phatcoreportfolioprojects
Zoom inFig. 1: In-game screenshot of Cargo on a rock.
Fig. 1: In-game screenshot of Cargo on a rock.

Real-time Orientation for Crawling Characters

3 March 2012 (based on code published in February 2010)

The game Cargo began with a simple mechanic: the main character is a snail who can crawl on anything – the ground, leaves, walls and ceilings. Not only that, but the snail's long body can wrap around objects, making it feel like it is really part of the world. This article describes the technique for orienting the snail to stick to a surface.

Zoom inFig. 2: Finding the surface normal with linear rays. Left: initial state. Right: after alignment. The normal is marked
Fig. 2: Finding the surface normal with linear rays. Left: initial state. Right: after alignment. The normal is marked 'n'; the object's z-axis is marked 'z'. The blue circle represents the body of the snail; its head, tail and shell are not shown.
Zoom inFig. 3: Sharp edges cause the object to oscillate between two orientations.
Fig. 3: Sharp edges cause the object to oscillate between two orientations.

Raycasting

A naiive attempt might cast rays toward the ground to find the surface normal, and align the snail to it. The simplest would be a single ray, cast from the centre of the snail downwards – the surface could be queried at the intersection point to discover the normal. However, the ground is made up of discrete polygons (not a smooth surface), so this results in unpleasant motion as the snail moves from one polygon to the next.

A better approach would be to use multiple rays to “feel” the shape of the surface. The rays would be cast downwards from points attached to the snail. The points at which the rays strike the surface define a polygon (e.g. with three rays you would have a triangle); it is therefore possible to calculate the average normal of the surface underneath the snail. This works well for small angles, as shown in Fig. 2.

This method results in smooth motion and is very efficient: only three rays are needed to find the surface normal in 3D. Unfortunately, it fails when the surface has a high curvature, as shown in Fig. 3.

When approaching a sharp edge, the leading ray will fail to hit anything. This is not a big problem by itself: the length of the ray can be limited so that the surface appears to be pitched only slightly forward. However, after aligning the snail to the normal, the rays would strike different parts of the surface – which means the normal will be different on the next frame. The result is that the snail's orientation oscillates between the two states.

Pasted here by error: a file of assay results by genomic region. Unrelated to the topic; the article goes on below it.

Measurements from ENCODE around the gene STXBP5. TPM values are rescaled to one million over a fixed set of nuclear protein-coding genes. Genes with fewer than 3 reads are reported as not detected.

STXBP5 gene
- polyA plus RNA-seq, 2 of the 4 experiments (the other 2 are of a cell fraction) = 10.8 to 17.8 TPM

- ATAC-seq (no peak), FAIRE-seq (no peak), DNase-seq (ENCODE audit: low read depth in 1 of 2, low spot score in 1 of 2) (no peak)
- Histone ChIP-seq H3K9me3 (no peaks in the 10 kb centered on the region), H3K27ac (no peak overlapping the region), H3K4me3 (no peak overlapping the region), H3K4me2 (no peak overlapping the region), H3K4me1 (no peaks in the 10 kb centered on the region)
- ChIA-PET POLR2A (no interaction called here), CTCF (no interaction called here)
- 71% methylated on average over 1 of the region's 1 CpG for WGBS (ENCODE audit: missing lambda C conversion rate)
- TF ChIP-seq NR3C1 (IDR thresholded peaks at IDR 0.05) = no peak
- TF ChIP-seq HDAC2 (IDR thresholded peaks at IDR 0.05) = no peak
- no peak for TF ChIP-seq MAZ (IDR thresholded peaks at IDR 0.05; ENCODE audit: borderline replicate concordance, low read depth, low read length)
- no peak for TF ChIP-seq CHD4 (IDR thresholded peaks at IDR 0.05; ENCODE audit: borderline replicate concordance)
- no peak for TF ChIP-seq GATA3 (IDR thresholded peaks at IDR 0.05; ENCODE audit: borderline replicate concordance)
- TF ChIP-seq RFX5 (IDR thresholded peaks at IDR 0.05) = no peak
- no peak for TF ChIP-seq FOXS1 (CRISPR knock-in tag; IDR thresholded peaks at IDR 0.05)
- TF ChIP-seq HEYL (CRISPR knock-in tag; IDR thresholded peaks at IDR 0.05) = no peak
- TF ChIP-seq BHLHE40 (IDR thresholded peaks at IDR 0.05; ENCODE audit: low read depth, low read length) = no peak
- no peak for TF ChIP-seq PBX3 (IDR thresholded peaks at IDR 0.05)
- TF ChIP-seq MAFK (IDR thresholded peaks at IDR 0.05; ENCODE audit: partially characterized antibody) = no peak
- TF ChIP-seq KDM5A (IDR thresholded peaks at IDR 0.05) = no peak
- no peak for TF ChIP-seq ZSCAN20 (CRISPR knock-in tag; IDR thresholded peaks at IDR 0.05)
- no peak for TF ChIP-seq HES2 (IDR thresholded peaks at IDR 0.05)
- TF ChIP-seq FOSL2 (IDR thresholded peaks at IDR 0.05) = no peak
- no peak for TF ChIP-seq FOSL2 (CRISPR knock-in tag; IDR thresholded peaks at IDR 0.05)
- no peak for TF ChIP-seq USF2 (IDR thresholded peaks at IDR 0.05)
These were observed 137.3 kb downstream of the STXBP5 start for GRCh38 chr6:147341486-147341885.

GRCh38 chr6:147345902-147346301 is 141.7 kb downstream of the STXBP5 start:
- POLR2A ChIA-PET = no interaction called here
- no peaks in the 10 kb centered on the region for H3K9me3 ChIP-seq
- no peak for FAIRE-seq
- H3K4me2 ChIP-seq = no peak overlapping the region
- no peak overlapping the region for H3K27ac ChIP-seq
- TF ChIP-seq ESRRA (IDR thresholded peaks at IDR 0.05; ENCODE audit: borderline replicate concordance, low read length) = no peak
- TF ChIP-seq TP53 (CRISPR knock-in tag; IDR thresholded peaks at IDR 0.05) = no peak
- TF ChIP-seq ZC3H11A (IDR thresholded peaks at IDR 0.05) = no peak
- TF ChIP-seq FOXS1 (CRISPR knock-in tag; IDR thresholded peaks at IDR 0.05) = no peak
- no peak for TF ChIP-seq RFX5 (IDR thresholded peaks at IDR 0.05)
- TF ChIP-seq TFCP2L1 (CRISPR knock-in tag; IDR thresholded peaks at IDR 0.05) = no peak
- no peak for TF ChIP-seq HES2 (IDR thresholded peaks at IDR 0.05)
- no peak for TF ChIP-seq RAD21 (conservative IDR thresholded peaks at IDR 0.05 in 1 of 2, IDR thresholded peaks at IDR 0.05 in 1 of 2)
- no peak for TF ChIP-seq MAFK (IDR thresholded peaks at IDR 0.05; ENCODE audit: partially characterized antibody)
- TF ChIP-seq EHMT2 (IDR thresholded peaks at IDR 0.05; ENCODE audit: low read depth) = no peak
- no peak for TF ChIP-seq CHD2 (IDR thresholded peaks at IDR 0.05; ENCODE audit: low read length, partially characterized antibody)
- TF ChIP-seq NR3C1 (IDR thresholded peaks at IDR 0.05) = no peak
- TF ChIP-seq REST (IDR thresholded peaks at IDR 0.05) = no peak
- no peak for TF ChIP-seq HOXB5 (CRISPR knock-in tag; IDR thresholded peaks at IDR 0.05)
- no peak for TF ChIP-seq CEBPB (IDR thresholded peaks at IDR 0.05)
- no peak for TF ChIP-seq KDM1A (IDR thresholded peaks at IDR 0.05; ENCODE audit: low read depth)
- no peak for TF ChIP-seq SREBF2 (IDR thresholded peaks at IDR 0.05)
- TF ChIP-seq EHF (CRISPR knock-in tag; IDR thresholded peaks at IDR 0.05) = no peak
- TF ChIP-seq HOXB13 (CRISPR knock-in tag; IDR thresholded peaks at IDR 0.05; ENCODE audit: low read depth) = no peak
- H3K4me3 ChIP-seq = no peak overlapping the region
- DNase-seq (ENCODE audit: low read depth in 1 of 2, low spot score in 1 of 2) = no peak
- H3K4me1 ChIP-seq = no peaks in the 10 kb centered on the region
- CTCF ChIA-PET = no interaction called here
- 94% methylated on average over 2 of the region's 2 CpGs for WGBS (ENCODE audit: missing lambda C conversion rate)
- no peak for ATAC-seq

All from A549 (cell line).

Zoom inFig. 4: Finding the surface normal with curved rays. Here two rays are cast, starting from the dot at the top.
Fig. 4: Finding the surface normal with curved rays. Here two rays are cast, starting from the dot at the top.
Zoom inFig. 5: Aligning to the normal of a concave surface.
Fig. 5: Aligning to the normal of a concave surface.

Searching Around the Pivot

The correct solution is to search for the surface in an arc around the centre of the snail (its pivot point), as shown in Fig. 4 and Fig. 5. When the snail is aligned with the normal, the circle described by the curved rays does not change. On the following frame they will strike the same positions, and the same normal will be calculated. This therefore results in a stable configuration. This solution works with both convex and concave surfaces.

The Blender Game Engine has no way to cast a curved ray – indeed, it may not be a feature of any current game engine. However it can be emulated using linear rays, by breaking the arcs into segments. The code should search along the length of the arc one segment after another, starting from the top, until the surface is found. The solution presented above is quite robust even with discretised curves, provided the line segments represent no more than 45 degrees of the arc.

Zoom inFig. 6: Cargo crawling over a convex surface. The curved rays are shown in yellow and orange.
Fig. 6: Cargo crawling over a convex surface. The curved rays are shown in yellow and orange.

Sticking to the Surface

Once the snail has been aligned, sticking to the surface is simply a matter of applying a force along the normal. In Cargo, this is done using two actuators: one applies a force upwards (positive Z) in world space to counter gravity; the other applies a force downwards (negative Z) in local space. Since the snail has been aligned, this is applied along the surface normal.

Wrapping

In Cargo, the algorithm is extended to wrap the snail around the surface. This is acheived by sampling the surface normal at more points along the length of the body, as shown in Fig. 6. In total, 12 curved rays are used: four for the body, and two for each section of the head and tail.

Creative Commons LicenseThis work is licensed under a Creative Commons Attribution-Share Alike 2.5 Australia License.